Michaëlle Jean, the 27th Governor General of Canada, shares her family’s experience and challenges of adapting to life in Canada. As Haitian refugees they had a tougher path than most, but it didn’t stop Madame Jean from excelling in journalism, serving as the third Secretary-General of La Francophonie, and leading her own legacy project, the Michaëlle Jean Foundation.Read More
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Former governor general Michaëlle Jean is calling on Canadian immigration authorities to show sympathy for asylum-seekers.Read More
World legend Charles Aznavour was going to open the 17th Summit of La Francophonie in Erevan, on October 11, where we would have joined him in the song “La Bohème” as we faced Mount Ararat. I was lucky to invest this famous Armenian of the world into the Order of Canada. Charles Aznavour we love you!Read More
"There must be no misunderstanding: violence, in every context where it occurs, will not be eradicated without in-depth work towards equality between women and men, the educational and economic empowerment of women."Read More
Le 14 septembre 2018, Michaëlle Jean, Secrétaire générale de la Francophonie, est honorée d’être investie par le Ministre arménien des Affaires étrangères, S.E. Monsieur Zohrab MNATSAKANYAN, au sein de l’Ordre national d’Arménie.Read More
A little over three years ago, I was elected as secretary general of la Francophonie, an international organization of 84 member states and governments – including Canada, Quebec, New Brunswick and, lately, Ontario – on five continents.
In a world that is increasingly fractured, where no one is shielded from terrorism, political and humanitarian crises, climate disruption and forced, massive migration movements, the Organisation internationale de la Francophonie (OIF)…Read More
News of the passing of Jacqueline Desmarais was received with great sadness...Read More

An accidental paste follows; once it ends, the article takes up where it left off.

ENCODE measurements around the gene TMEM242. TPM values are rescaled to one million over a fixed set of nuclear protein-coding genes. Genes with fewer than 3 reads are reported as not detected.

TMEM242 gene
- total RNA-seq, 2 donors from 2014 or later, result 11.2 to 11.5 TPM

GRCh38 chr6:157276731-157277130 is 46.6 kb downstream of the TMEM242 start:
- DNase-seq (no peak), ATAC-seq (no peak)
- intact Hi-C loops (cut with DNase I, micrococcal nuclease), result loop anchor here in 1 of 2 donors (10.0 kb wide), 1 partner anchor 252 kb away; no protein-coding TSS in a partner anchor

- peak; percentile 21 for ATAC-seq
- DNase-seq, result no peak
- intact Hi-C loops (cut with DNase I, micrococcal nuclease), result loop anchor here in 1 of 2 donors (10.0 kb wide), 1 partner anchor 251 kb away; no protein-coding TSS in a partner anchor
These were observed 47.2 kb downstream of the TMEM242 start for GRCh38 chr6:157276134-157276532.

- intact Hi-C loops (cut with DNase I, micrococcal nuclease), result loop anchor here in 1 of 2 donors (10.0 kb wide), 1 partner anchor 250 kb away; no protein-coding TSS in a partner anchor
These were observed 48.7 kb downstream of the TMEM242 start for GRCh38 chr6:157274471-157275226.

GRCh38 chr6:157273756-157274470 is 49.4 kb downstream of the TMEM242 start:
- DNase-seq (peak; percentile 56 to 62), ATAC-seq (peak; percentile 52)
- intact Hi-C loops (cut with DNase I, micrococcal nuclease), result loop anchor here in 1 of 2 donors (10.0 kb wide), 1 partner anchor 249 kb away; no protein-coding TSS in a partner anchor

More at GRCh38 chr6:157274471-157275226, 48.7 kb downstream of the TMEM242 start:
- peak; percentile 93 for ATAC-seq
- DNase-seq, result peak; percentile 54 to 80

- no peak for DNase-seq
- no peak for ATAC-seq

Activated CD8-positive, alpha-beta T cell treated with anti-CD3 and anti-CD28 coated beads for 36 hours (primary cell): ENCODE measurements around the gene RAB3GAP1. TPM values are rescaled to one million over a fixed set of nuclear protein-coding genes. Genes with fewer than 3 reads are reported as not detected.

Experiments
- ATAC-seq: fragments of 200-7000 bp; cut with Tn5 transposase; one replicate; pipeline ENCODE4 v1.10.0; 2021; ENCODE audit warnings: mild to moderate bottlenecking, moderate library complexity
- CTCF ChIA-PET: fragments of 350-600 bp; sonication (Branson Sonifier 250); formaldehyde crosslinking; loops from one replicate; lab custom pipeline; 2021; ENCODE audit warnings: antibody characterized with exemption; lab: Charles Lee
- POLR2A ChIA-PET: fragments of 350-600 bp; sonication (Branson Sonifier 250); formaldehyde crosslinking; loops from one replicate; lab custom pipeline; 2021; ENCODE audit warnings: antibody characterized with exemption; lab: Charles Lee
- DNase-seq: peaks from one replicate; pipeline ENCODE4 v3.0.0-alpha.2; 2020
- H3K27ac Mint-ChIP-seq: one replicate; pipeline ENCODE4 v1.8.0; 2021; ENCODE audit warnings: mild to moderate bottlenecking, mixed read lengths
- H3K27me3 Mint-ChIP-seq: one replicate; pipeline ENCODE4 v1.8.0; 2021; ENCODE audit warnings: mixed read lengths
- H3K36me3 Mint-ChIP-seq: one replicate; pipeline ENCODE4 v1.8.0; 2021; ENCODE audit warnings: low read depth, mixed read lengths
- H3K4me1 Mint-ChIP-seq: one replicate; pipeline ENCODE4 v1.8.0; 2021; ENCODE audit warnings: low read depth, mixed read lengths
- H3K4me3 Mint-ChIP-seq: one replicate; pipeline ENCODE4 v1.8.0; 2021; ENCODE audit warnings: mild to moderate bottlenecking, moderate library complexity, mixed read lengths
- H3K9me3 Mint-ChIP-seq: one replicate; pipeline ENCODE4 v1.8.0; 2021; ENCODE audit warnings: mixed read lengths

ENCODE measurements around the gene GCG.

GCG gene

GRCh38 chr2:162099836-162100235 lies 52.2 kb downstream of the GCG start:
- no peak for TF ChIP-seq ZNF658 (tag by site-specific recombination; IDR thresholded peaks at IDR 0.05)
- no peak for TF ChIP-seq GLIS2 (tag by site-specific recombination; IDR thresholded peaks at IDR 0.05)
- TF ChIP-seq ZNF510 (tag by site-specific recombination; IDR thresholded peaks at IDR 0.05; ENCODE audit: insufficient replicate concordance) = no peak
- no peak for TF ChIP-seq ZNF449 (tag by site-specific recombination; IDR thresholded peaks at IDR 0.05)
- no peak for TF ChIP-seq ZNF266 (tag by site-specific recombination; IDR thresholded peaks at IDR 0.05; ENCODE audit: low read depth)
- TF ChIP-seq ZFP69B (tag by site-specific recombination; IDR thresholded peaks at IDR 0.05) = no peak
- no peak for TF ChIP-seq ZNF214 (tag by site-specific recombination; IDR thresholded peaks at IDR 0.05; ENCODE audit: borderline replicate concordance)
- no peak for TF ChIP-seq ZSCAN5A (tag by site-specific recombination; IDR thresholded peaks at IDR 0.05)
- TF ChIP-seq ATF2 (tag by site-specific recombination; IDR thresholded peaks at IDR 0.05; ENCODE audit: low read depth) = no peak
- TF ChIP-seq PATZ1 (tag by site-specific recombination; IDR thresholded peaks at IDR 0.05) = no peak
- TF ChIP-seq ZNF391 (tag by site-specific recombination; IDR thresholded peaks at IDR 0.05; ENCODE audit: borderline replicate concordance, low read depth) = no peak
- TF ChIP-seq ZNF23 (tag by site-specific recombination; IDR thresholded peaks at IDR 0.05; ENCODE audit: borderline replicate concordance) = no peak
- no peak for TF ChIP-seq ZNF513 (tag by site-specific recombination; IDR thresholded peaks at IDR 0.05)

Former governor general Michaelle Jean was among those Canadians who sharply criticized U.S. President Donald Trump on Friday for reportedly using vulgar language to describe Haiti and countries in Africa.
Jean, who was born in the Haitian capital of Port-au-Prince and is currently secretary general of the Organisation internationale de la Francophonie, called Trump's reported remarks "insulting."
"It was so disturbing this morning to hear President Trump's comments reported all over the news calling my poor native land and African countries 'shithole' nations," Jean said in a statement to The Canadian Press. "It is such an insult before humanity."Read More
"As January 12, marks the commemoration of the earthquake that devastated Haiti 8 years ago, it was so disturbing to hear President Trump's comments reported all over the news calling my poor native land and African countries "shithole" nations. It is such an insult before Humanity. For the First Representative of the United States of America to speak in such a manner is quite troubling and offensive."Read More
Canada may serve as a good example for Trump to follow when it comes to international cooperation, Jean says.
By JOANNA SMITH, The Canadian Press
Published in the Toronto Star, Sun., Nov. 20, 2016
Canada's ability to deploy French-speaking peacekeepers an asset, Michaëlle Jean says
Former governor general now Secretary General of the Organisation Internationale de la Francophonie
By Brennan MacDonald, CBC News with host Rosemary Barton,
Posted: Nov 07, 2016 8:22 PM ET.
Former governor general Michaëlle Jean says Canada's history with peacekeeping and ability to deploy bilingual troops and police could be extremely valuable as threats grow more complex.
"Canada has experience. Canada has the knowledge. Canada has the will. And I would say that everyone is so pleased that Canada is answering the call," Jean told CBC News Network's Power & Politics.